Human Hothouse Spurs Longest Coral Die-Off on Record

It’s like a bad dream from which one cannot wake.

robertscribbler

The big coral die-off began in the Western Pacific as a massive ocean temperature spike built up during 2014. Back then, ocean heat accumulation had hit a very high ramp. A vicious, century-and-a-half long increase in atmospheric greenhouse gasses re-radiated greater and greater portions of the sun’s energy hitting the Earth — transferring the bulk (about 90 percent) to the world ocean system.

Major Coral Bleaching Event

(A report out today from AGU finds that the world is now experiencing its longest coral die-off event on record. Image source: AGU.)

By 2015, as one of the strongest El Ninos on record began to extend its influence across the globe, a broad region stretching from the Western Pacific, through the Central Pacific and on into the Eastern Pacific and Caribbean were all experiencing mass coral die-offs. Into early 2016, die-off events again expanded taking in Australian waters and sections of the Indian Ocean off…

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The oceans can’t take any more: Fundamental change in oceans predicted

GR:  Running out of time. Species extinctions, intensifying storms, dying forests and the seas. Scientists study the causes, activists fight small battles and talk about solutions, and our corporate-controlled governments and politicians say it isn’t practical just now to change course.  The article below and others describe the approaching disaster.

A warm-water coral reef and boat. Credit: A. Venn

Science News:  “Our oceans need immediate and substantial reduction of anthropogenic greenhouse gas emissions. If that doesn’t happen, we could see far-reaching and largely irreversible impacts on marine ecosystems, which would especially be felt in developing countries. That’s the conclusion of a new review study published today in the journal Science. In the study, the research team from the Ocean 2015 initiative assesses the latest findings on the risks that climate change poses for our oceans, and demonstrates how fundamentally marine ecosystems are likely to change if human beings continue to produce just as much greenhouse gases as before.” www.sciencedaily.com

New ocean energy plan could worsen global warming

GR:  Unintended consequences lurk behind many of our ideas and our practices.  Reducing our population and learning the equality of other species are the ultimate solutions.  Anything less is only temporary.

By Tim Radford

“An apparently promising way of producing energy from the world’s oceans in fact risks causing catastrophic harm by warming the Earth far more than it can bear, US scientists say.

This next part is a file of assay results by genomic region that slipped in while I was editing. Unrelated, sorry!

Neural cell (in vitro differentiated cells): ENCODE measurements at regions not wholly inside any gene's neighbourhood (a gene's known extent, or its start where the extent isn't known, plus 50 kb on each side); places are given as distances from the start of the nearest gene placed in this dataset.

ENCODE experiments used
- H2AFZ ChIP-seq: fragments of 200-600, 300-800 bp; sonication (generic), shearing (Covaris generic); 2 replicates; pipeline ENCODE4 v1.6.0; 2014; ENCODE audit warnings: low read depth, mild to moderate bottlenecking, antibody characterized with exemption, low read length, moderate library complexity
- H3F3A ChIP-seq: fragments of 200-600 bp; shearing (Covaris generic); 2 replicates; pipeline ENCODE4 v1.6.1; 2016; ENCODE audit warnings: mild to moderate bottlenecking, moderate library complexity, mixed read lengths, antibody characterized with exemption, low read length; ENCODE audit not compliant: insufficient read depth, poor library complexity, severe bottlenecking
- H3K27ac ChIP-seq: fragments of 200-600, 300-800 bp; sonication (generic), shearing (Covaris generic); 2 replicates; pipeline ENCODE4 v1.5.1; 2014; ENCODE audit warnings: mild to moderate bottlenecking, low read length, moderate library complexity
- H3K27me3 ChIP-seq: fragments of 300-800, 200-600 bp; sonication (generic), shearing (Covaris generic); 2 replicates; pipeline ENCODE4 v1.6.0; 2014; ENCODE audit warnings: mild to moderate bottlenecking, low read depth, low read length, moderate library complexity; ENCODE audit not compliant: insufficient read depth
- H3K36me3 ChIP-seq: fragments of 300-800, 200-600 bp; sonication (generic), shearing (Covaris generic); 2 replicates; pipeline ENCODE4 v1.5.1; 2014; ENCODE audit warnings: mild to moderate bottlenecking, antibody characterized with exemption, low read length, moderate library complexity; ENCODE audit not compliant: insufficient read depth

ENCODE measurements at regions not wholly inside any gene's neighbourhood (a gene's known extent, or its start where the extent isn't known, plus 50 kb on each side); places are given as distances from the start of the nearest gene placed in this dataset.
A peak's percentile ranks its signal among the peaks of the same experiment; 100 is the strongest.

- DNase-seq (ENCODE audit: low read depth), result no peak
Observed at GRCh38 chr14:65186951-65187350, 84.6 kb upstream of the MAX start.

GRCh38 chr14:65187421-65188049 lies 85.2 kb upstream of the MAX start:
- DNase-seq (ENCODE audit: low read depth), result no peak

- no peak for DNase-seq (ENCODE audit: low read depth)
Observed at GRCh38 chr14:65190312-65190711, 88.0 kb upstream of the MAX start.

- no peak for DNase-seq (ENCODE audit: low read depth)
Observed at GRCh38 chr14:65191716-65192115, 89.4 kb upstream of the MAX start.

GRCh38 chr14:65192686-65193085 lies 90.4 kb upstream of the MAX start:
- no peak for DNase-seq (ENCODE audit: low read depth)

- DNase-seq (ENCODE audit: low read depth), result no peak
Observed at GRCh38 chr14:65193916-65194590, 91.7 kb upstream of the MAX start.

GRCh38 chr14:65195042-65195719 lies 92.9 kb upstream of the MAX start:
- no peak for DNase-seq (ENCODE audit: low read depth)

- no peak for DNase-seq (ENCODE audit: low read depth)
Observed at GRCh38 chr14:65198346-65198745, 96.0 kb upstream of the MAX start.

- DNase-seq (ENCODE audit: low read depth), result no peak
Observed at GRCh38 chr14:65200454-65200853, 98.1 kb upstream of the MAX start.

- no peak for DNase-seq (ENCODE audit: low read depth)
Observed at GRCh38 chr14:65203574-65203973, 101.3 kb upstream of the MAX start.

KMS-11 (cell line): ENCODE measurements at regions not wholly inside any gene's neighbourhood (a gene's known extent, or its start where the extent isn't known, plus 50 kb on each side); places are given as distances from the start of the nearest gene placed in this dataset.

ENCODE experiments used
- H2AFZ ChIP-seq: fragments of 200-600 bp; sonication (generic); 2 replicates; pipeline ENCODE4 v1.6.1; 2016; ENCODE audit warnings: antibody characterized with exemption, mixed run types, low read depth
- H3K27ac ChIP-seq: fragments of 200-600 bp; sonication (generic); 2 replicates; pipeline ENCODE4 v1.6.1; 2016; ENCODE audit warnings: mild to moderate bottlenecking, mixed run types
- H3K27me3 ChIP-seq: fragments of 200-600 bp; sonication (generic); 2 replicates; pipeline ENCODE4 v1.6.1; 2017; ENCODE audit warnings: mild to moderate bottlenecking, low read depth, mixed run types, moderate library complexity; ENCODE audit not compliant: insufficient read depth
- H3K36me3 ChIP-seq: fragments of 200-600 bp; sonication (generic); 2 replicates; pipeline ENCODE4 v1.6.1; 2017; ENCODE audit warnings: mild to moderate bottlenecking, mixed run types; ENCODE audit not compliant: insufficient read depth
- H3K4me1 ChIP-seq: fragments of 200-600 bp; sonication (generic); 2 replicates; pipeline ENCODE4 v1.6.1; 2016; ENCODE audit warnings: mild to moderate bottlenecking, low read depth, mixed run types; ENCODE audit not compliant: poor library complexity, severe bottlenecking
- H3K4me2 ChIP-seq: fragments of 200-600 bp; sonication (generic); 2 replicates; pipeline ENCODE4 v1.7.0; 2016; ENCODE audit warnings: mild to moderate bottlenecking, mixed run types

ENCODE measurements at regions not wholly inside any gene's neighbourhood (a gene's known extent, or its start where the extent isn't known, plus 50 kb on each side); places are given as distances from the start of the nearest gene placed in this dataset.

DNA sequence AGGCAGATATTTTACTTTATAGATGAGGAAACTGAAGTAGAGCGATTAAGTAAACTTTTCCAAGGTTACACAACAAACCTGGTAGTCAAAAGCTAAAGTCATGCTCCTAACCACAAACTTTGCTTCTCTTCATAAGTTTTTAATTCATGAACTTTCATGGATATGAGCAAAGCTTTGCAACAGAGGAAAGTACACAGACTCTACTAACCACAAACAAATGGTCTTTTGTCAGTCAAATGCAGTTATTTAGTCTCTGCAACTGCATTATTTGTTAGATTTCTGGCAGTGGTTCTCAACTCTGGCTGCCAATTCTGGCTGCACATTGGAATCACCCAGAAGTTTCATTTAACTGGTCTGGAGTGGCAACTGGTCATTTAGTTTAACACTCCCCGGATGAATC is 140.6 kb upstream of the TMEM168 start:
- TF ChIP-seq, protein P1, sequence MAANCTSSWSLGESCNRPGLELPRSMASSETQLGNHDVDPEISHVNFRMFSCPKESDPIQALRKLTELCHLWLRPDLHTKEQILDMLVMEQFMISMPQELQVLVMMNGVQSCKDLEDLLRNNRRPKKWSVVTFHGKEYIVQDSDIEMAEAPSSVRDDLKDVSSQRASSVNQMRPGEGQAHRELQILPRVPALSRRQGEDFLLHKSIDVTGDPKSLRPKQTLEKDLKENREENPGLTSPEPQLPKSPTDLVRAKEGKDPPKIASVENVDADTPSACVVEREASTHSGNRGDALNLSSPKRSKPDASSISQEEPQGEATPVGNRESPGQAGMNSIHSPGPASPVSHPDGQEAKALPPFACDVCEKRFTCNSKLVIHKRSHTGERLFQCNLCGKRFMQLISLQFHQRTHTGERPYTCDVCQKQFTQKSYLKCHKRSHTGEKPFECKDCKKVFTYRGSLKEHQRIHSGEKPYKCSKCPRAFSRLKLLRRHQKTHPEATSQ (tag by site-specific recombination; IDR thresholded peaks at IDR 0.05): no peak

“One of renewable energy’s more outspoken enthusiasts has delivered bad news for the prospects of developing ocean thermal energy. His prediction is that although the technology could work for a while, after about 50 years it could actually exacerbate long-term global warning.  Source: www.climatenewsnetwork.net

Dead Zones: Massive Loss of Ocean Biodiversity From Warming May Take Millennia to Recover

DeadZonesImage from the Washington Post.

“. . . the effects of the current rise in temperatures of our oceans is worse than you or I could have imagined. It’s so bad that it may take thousands of years for ocean life to recover. That’s a recovery time measured in millennia, for those who prefer polysyllabic Latinate words:

“A study has found that it might take thousands of years for the ocean to recover from climate change. Researchers studied more than 5,400 fossils from a 30-foot-long core sample taken from the Pacific Ocean floor near Santa Barbara, California, and found that it can take millennia for ocean ecosystems to recover after periods of deoxygenation and warming waters. […] “In this study, we used the past to forecast the future,” Peter Roopnarine, curator of invertebrate zoology and geology at the California Academy of Sciences and co-author of the study, said in a statement. “We don’t want to hear that ecosystems need thousands of years to recover from disruption, but it’s critical that we understand the global need to combat modern climate impacts.”

“Here is what the article posted at Science News regarding this research study has to say about its importance to our understanding of the impacts of global warming on Ocean ecosystems and biodiversity (Source: www.dailykos.com).”

GR:  I agree with the author “News like this should be cause for all of us to be running around screaming with our heads on fire.”

When one of the Coldwater Farm ponds developed a heavy algae bloom that began killing fish, I felt the same urgency that comes when you watch a newborn on its first search for a teat.  I aerated and filtered desperately, but in the end all the fish died.

Are we as helpless to save our ocean ecosystems?  Probably, but let’s watch for opportunities to urge our leaders to apply the Earth Ethic to our marine ecosystems.